An alarming level of lead has been found in the water of Mississippi’s capital – levels so high that the situation has been compared to the crisis in Flint, Michigan. A recent study published in the Journal of Pediatrics found that children in Mississippi have higher levels of lead in the blood than they did six years ago.
Data provided by Quest Diagnostics, the largest provider of diagnostic information services in the country, found that between 2009 and 2015, children under the age of six with high blood lead levels increased from 3.6 percent to 6.3 percent. This was the highest increase out of 37 states in the data set.
Some experts believe that these children are from lower socioeconomic status and are at greater risks of high blood lead levels considering the risk of exposure inside older homes. Plumbing in homes built before 1978 may have lead materials that could find their way into drinking water — and for Jackson, that constitutes of 70 percent of homes, Mayor Tony Yarber told the Clarion-Ledger. Also lead paint, which was outlawed in 1978, may be a huge contributor to the high levels.
The Mississippi Department of Health hosted a lead testing event after Jackson residents discovered the unmaintained pH level of the city’s water. But there was no sense of urgency to get tested, as only a handful of people showed up, according to a MSDH spokesperson.
“We have a long way to go, both in terms of contaminated water and residual lead-based paint, to reduce disparities that put some of our children at disproportionate risk of exposure to lead,” said Dr. Harvey Kaufman, senior medical director of Quest Diagnostics, in the Clarion-Ledger.
While the state continues to address the issues stemming from the lead contamination, there are some precautions you can take to protect yourself and your family.
Check Your Pipes
Because the root of Jackson’s lead problems lies in corrosion, or wearing away of metal, it is important that you and your family are aware of the pipe conditions through which the water runs. The first thing to do is call your municipal water supplier. They might do the testing for you, or you might end up needing to purchase your own test.
If you choose to administer it yourself, follow the instructions carefully and only use “first-draw water,” according to CNN. That is, the very first water that comes out of your pipes after sitting overnight. If there is a contamination, this water will have the most accumulation of toxins. These samples must be sent to a state-certified lab for analysis, a list of which can be found on the MSDH’s website.
You cannot see, smell, or taste lead, and boiling water will not get rid of lead, according to the Environmental Protection Agency. Health experts and engineers suggest homeowners who discover high levels of lead (at or above 15 part per billion) to run their tap on cold for one to two minutes before drinking or cooking and to avoid using hot water for drinking and cooking at all costs.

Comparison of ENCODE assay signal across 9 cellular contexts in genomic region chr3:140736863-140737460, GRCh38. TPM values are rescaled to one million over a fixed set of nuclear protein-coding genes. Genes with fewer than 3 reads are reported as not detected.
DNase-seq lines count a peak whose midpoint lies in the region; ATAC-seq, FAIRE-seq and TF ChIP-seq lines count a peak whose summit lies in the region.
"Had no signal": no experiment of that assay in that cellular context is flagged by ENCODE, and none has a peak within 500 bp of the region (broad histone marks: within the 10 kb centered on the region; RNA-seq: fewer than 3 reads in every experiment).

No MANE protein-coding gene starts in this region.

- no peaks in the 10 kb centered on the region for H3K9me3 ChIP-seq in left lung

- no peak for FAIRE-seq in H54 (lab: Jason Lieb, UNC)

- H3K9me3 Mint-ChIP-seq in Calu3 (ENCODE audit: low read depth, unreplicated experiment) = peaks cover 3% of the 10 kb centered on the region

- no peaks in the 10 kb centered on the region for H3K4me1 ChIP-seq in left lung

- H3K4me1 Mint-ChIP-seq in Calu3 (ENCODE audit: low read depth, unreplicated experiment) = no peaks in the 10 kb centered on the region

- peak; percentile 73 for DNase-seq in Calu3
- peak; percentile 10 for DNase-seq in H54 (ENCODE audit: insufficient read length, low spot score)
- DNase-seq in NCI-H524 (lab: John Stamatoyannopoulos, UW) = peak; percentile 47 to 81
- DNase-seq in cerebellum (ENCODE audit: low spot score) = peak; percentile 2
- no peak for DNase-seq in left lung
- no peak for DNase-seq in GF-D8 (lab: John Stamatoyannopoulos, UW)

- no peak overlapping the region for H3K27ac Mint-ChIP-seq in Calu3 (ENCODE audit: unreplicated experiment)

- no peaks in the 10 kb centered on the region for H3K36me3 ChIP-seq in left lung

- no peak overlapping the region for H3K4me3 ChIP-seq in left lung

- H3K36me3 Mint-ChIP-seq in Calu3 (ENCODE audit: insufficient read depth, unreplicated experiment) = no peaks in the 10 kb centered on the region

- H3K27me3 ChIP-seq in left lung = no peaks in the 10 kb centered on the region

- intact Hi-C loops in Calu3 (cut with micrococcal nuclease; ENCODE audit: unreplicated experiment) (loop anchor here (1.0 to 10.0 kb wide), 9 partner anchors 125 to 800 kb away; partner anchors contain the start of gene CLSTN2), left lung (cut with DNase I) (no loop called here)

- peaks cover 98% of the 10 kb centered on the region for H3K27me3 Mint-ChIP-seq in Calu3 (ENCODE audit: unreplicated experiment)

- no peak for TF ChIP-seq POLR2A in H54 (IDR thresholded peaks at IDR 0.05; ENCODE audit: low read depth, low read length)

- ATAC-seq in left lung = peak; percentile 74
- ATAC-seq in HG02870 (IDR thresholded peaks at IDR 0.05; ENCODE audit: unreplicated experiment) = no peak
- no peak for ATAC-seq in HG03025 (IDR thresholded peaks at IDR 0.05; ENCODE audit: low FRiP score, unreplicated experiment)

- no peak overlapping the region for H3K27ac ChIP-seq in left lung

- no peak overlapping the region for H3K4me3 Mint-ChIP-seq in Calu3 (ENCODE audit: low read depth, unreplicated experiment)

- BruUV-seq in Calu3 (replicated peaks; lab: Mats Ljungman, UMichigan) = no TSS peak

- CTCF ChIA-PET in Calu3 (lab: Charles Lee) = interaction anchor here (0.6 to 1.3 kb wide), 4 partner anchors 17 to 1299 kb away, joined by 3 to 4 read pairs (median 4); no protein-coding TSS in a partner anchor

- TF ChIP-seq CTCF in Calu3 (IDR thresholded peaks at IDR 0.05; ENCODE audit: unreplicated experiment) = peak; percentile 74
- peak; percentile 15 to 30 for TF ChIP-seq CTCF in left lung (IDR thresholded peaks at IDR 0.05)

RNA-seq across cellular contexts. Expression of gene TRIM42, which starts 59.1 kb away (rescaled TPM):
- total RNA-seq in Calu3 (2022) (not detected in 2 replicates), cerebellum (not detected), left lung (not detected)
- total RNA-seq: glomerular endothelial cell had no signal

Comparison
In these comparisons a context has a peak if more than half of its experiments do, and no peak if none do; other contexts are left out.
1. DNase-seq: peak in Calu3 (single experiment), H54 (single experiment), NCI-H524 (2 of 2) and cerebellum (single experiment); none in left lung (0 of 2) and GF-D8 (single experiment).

Children under the age of five and pregnant women should refrain from drinking from the tap. Drinking bottled or filter water — even when mixing formula — can decrease contracting lead poisoning. Also consider replacing lead-containing plumbing fixtures and only use lead-free pipe, solder, and flux as per the Safe Drinking Water Act regulations.
Get Your Child Tested
Children can suffer from major health effects due to lead poisoning, such as anemia, slowed growth, lower IQ, hyperactivity, hearing problems, and behavioral and learning problems. Because lead poisoning often occurs with no obvious symptoms, it can go unrecognized. Testing your child with a simple blood test at the pediatrician goes a long way and can identify whether your child has elevated levels of lead in his or her blood.
The EPA also recommends pregnant women get tested, as an accumulation of lead can affect the bones. Lead can also cross the placental barrier, thus exposing the fetus to lead. This leads to reduced growth of the fetus and premature birth.
Investigate What's Being Done to Fix the Situation
It is often tricky to distinguish just who is liable for lead hazards in the home. If you are renting your apartment or home and have tested positive for lead in your drinking water, the landlord has sole responsibility. Property owners must inform tenants before they sign the lease or rental agreement with a federally-approved form. They must also give the tenants the lead hazard information booklet prepared by the EPA. Any landlord who violates these federal requirements could be charged with a civil penalty of up to $11,000 per violation.
The city of Jackson will not replace resident’s lead pipes, but it is the city’s responsibility to “treat the water to maintain a stable pH,” according to the Clarion-Ledger. As of March, the city was seeking to hire an engineer who would conduct corrosion control studies to decrease lead leaching (or the dissolving of lead into the water), optimize treatment, and stabilize pH levels.